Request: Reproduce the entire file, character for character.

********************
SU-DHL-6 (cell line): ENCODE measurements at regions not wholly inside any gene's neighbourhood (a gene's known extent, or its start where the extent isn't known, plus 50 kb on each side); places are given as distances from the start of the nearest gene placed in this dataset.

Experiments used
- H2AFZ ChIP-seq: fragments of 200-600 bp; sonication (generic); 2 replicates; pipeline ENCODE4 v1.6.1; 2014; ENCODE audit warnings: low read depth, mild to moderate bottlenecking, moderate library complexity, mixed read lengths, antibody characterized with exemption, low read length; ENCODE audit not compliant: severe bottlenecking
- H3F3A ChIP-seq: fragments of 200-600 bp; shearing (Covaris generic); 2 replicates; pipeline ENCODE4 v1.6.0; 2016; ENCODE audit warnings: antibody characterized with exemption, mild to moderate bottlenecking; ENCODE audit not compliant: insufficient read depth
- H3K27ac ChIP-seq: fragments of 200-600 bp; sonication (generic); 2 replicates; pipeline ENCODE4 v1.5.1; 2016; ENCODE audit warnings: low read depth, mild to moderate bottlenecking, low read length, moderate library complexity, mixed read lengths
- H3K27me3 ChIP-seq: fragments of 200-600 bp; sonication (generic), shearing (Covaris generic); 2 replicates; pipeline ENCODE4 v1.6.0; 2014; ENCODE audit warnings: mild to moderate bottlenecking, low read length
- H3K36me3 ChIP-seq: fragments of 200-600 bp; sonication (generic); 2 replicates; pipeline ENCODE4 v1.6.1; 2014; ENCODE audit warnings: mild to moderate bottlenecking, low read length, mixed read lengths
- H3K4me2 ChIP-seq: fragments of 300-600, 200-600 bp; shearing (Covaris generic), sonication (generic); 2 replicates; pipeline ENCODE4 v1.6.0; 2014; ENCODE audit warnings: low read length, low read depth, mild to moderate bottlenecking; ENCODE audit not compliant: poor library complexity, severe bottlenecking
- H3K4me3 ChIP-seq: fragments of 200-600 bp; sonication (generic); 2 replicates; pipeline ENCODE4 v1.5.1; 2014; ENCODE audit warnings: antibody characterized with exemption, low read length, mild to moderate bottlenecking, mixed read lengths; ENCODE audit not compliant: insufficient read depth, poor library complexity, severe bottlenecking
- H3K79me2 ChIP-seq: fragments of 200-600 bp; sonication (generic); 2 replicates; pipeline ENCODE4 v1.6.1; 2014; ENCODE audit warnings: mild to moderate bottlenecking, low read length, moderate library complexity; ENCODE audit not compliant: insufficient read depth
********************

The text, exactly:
SU-DHL-6 (cell line): ENCODE measurements at regions not wholly inside any gene's neighbourhood (a gene's known extent, or its start where the extent isn't known, plus 50 kb on each side); places are given as distances from the start of the nearest gene placed in this dataset.

Experiments used
- H2AFZ ChIP-seq: fragments of 200-600 bp; sonication (generic); 2 replicates; pipeline ENCODE4 v1.6.1; 2014; ENCODE audit warnings: low read depth, mild to moderate bottlenecking, moderate library complexity, mixed read lengths, antibody characterized with exemption, low read length; ENCODE audit not compliant: severe bottlenecking
- H3F3A ChIP-seq: fragments of 200-600 bp; shearing (Covaris generic); 2 replicates; pipeline ENCODE4 v1.6.0; 2016; ENCODE audit warnings: antibody characterized with exemption, mild to moderate bottlenecking; ENCODE audit not compliant: insufficient read depth
- H3K27ac ChIP-seq: fragments of 200-600 bp; sonication (generic); 2 replicates; pipeline ENCODE4 v1.5.1; 2016; ENCODE audit warnings: low read depth, mild to moderate bottlenecking, low read length, moderate library complexity, mixed read lengths
- H3K27me3 ChIP-seq: fragments of 200-600 bp; sonication (generic), shearing (Covaris generic); 2 replicates; pipeline ENCODE4 v1.6.0; 2014; ENCODE audit warnings: mild to moderate bottlenecking, low read length
- H3K36me3 ChIP-seq: fragments of 200-600 bp; sonication (generic); 2 replicates; pipeline ENCODE4 v1.6.1; 2014; ENCODE audit warnings: mild to moderate bottlenecking, low read length, mixed read lengths
- H3K4me2 ChIP-seq: fragments of 300-600, 200-600 bp; shearing (Covaris generic), sonication (generic); 2 replicates; pipeline ENCODE4 v1.6.0; 2014; ENCODE audit warnings: low read length, low read depth, mild to moderate bottlenecking; ENCODE audit not compliant: poor library complexity, severe bottlenecking
- H3K4me3 ChIP-seq: fragments of 200-600 bp; sonication (generic); 2 replicates; pipeline ENCODE4 v1.5.1; 2014; ENCODE audit warnings: antibody characterized with exemption, low read length, mild to moderate bottlenecking, mixed read lengths; ENCODE audit not compliant: insufficient read depth, poor library complexity, severe bottlenecking
- H3K79me2 ChIP-seq: fragments of 200-600 bp; sonication (generic); 2 replicates; pipeline ENCODE4 v1.6.1; 2014; ENCODE audit warnings: mild to moderate bottlenecking, low read length, moderate library complexity; ENCODE audit not compliant: insufficient read depth